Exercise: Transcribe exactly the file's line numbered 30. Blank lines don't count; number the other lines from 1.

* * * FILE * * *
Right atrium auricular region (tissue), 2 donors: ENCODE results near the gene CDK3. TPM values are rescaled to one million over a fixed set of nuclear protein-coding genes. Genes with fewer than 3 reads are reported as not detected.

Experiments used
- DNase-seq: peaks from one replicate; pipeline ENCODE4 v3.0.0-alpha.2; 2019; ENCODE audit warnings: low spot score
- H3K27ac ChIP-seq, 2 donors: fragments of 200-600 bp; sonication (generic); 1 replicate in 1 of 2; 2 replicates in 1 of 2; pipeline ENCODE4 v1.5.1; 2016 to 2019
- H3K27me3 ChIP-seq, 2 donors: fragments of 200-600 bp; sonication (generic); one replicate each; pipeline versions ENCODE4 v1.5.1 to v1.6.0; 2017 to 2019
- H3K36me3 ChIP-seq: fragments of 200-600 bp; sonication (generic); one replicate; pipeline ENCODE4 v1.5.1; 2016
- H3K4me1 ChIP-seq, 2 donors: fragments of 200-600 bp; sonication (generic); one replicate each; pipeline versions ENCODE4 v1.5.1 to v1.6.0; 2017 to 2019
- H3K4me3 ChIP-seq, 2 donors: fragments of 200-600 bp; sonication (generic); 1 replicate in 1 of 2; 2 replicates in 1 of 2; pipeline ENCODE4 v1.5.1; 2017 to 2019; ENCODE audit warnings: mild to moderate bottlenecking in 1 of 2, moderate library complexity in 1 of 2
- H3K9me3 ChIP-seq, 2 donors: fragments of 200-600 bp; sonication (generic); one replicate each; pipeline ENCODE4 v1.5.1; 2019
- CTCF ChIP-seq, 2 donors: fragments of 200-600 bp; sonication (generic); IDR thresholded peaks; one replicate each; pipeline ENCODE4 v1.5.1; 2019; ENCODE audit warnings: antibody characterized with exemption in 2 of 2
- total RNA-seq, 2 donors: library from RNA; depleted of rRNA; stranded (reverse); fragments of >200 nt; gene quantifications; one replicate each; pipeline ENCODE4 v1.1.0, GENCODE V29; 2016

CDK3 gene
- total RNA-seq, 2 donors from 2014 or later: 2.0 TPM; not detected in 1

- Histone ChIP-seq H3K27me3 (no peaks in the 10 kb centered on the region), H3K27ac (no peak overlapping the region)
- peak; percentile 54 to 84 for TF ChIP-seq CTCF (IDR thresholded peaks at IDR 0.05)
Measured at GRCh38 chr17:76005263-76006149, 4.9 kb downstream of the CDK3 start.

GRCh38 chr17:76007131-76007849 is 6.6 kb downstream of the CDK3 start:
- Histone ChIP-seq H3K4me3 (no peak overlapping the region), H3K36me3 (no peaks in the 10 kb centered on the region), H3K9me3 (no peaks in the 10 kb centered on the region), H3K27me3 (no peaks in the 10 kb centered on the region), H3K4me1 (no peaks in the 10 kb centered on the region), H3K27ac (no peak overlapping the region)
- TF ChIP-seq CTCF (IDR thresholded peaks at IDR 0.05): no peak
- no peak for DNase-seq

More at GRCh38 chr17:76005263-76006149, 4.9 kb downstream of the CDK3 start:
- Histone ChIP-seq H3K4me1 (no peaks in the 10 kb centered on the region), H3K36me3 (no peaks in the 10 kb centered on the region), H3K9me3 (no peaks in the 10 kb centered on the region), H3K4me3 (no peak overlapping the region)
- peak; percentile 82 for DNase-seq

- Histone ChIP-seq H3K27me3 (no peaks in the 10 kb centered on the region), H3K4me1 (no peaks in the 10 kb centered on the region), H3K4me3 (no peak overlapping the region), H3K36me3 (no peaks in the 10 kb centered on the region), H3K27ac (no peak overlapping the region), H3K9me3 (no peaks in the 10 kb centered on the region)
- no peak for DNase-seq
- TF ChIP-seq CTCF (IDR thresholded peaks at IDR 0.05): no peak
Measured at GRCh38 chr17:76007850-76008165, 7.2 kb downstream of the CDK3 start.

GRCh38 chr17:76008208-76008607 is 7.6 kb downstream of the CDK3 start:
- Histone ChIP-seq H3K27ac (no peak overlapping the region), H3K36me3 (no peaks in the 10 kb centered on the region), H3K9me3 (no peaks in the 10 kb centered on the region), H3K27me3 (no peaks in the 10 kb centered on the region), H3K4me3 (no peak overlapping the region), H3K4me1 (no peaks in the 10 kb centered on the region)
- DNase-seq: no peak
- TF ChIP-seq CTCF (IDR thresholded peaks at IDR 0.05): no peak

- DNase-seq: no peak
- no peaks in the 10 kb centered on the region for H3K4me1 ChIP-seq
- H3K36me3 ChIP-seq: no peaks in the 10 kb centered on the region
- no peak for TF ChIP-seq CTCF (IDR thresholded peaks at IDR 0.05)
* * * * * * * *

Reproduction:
- DNase-seq: no peak